"sudo smbpasswd -a (your username)" and follow the instructions as if you were accessing Windows files. For full details see networking-shares.

streaming dvds/videos

I have just needed to stream a dvd as it would not play in my laptop but would in my desktop. I have no idea why. However, VLC has many capabilities including streaming dvds and videos to the network or to a specific network computer. I found the information at videolan's website. I already had VLC installed - a widely used programme for many OSs - I had tried using its GUI without success. No longer afraid of the command line, I put in
$ sudo vlc -vvv --color dvdsimple:// --sout udp:// --ttl 3 --sout-all
into my server and
$ sudo vlc -vvv rtp://
in the laptop. The former opened VLC and started serving it - it did need the client open first! dvdsimple is supposed to start the dvd at the beginning of the actual film. The url is that of my laptop. ttl --3 is because I have a router and a wireless relay (2 routers + 1=3). It works very well.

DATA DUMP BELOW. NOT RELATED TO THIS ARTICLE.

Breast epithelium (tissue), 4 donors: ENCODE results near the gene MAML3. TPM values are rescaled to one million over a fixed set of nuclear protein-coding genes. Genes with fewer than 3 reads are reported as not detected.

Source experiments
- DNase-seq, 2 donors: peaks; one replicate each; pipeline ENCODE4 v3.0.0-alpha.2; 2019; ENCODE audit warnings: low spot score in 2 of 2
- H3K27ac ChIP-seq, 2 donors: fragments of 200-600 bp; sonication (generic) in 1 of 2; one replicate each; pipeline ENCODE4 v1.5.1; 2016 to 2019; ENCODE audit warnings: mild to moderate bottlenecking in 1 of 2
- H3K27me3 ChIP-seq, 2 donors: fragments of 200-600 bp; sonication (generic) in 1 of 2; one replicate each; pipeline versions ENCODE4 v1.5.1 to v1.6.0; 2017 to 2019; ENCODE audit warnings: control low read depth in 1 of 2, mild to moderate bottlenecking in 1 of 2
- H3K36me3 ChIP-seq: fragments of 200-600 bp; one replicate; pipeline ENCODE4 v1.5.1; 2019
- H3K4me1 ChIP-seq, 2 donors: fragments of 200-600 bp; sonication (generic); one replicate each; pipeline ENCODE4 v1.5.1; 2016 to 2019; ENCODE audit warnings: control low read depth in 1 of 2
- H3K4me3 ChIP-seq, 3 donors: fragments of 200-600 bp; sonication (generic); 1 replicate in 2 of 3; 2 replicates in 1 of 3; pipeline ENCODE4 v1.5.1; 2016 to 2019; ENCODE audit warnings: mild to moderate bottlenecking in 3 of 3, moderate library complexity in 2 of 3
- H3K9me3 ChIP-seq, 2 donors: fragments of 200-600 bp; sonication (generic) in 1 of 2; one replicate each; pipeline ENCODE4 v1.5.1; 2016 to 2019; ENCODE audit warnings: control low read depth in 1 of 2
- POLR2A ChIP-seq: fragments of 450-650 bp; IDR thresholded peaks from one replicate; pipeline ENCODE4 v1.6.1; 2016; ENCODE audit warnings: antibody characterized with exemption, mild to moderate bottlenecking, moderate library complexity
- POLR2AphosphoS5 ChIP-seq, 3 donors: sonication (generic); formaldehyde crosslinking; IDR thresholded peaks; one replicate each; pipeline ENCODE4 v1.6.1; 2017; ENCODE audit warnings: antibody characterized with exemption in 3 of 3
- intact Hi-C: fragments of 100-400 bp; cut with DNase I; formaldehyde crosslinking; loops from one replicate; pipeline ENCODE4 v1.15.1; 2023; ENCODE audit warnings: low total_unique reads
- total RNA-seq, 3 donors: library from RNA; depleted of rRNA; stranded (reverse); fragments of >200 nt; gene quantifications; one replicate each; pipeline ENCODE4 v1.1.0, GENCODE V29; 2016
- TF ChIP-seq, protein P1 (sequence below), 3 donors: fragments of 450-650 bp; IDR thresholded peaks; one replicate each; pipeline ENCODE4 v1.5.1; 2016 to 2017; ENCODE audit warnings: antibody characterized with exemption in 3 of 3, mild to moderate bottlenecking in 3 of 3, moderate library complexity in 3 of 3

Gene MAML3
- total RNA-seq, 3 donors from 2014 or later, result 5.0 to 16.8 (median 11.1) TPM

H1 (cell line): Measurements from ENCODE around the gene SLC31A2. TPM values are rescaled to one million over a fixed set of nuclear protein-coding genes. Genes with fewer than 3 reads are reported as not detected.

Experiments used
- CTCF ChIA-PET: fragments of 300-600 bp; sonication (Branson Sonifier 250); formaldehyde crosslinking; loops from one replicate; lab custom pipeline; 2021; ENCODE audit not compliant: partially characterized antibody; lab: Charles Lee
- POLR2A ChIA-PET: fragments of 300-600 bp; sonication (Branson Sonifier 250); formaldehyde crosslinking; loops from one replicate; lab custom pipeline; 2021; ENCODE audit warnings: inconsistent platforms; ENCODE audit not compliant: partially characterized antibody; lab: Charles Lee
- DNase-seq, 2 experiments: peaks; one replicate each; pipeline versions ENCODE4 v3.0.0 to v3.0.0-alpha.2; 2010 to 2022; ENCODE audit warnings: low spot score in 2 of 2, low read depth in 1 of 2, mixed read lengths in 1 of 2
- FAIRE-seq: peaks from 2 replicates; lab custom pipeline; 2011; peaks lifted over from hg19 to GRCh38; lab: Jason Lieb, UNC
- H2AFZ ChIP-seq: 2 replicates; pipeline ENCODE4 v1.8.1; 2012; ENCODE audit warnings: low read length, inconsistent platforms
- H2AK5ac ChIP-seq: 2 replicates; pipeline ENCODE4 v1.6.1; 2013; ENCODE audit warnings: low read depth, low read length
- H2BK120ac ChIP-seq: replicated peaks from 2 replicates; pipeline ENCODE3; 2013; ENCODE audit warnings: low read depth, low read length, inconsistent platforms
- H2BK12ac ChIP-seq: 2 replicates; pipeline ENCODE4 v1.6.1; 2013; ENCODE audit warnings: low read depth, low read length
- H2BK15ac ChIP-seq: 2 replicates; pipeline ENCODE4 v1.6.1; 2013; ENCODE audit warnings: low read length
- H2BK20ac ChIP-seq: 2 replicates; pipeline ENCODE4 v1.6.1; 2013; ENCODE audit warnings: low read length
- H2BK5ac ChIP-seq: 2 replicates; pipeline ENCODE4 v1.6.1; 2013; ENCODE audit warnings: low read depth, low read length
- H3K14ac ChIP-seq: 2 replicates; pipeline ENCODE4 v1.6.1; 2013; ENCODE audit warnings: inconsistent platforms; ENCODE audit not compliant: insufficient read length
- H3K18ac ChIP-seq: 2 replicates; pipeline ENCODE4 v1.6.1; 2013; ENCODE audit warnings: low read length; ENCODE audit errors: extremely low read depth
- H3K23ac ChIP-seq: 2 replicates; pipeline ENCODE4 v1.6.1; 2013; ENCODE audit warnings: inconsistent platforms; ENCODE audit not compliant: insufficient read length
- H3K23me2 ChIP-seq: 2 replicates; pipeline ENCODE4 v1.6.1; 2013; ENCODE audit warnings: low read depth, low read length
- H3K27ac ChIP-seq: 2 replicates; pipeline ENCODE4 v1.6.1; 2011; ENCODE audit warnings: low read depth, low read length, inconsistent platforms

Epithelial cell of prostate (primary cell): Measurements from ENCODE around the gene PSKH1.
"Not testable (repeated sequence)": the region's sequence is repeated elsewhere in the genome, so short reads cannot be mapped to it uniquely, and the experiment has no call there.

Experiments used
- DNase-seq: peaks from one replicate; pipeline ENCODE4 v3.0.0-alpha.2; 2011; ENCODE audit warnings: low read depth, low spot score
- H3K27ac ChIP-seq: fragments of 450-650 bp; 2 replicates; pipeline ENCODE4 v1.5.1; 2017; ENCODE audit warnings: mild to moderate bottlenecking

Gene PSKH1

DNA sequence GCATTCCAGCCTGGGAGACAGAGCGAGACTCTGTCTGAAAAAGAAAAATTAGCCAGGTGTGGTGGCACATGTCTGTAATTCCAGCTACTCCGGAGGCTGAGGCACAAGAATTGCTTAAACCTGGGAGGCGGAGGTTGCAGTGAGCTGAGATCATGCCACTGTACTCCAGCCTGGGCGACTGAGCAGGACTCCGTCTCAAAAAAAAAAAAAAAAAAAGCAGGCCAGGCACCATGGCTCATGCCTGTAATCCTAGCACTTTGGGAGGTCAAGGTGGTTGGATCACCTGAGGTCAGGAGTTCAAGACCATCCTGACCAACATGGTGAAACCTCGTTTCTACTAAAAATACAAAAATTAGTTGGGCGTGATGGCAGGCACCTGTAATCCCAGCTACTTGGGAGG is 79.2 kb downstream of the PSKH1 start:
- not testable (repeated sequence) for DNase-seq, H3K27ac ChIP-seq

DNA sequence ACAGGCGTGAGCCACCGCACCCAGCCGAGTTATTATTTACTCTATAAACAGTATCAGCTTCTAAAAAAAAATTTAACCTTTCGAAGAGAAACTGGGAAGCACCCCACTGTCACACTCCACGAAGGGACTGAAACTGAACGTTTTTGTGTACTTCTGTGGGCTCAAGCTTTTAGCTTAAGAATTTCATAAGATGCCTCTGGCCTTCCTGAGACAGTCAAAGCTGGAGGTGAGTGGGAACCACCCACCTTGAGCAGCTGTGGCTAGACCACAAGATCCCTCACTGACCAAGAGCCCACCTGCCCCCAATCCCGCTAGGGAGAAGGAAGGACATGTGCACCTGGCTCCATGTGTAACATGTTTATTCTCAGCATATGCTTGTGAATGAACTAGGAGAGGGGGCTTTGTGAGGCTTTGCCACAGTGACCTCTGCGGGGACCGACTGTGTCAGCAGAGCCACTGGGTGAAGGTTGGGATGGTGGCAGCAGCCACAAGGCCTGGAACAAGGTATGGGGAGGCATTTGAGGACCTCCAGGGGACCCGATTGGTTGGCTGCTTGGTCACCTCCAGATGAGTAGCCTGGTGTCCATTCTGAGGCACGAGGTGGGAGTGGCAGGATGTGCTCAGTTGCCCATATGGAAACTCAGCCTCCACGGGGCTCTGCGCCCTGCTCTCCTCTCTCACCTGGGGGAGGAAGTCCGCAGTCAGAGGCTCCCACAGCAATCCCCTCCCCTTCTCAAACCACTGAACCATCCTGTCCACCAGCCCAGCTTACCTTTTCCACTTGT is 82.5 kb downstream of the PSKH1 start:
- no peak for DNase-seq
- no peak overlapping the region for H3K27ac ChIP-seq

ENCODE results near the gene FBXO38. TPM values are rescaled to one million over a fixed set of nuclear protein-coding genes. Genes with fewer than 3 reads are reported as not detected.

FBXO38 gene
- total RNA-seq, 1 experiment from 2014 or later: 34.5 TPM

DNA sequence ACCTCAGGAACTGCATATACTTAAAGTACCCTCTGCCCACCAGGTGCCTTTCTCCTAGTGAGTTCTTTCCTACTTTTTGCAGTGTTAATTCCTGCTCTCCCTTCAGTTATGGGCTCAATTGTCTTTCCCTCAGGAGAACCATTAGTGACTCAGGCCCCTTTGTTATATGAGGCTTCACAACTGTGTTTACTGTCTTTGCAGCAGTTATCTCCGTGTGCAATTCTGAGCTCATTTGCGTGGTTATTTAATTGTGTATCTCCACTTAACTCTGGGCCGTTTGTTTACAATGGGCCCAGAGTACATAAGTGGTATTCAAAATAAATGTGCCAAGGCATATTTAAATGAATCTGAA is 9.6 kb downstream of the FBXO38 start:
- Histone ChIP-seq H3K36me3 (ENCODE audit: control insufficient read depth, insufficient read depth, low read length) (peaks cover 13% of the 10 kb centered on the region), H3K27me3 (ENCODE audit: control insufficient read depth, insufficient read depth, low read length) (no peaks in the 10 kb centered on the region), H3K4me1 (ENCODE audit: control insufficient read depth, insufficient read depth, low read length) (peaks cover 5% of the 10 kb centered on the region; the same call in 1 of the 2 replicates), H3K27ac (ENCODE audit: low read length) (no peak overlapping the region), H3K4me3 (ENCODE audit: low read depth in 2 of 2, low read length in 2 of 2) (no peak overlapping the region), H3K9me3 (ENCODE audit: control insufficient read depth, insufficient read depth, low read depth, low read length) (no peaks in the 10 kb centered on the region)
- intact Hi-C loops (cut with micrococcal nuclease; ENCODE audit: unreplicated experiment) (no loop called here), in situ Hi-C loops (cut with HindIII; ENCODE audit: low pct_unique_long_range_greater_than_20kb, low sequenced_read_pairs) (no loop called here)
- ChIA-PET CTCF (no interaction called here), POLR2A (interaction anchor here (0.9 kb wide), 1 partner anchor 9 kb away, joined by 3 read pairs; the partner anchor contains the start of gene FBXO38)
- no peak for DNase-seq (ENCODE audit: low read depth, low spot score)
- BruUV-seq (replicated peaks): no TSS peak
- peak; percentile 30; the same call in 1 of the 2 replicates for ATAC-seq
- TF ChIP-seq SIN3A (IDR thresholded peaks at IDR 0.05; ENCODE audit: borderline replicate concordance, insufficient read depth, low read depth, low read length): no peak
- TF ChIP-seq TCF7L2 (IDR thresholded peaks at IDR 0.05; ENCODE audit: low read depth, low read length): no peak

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Rubbish bin full!

Having the message "Trash has reached maximum size" was a mystery to solve. Google search provides many answers. The simplest is to navigate to ~/.local/share/Trash. You can do this by opening your file manager and going to your Home folder i.e. home/james/ in my case, checking "show hidden files", navigating down to .local>share>Trash. You will see folders and a file called metadata. Delete it after right clicking on the Trash icon in your panel (if it is not there, right click on the panel and add it!) and deleting all files ("Empty the Rubbish Bin" in 10.04 - yes I will upgrade soon!) Now you can delete more files and folders and Trash will recreate the metadata - if you keep the Trash folder open, you will see this happen.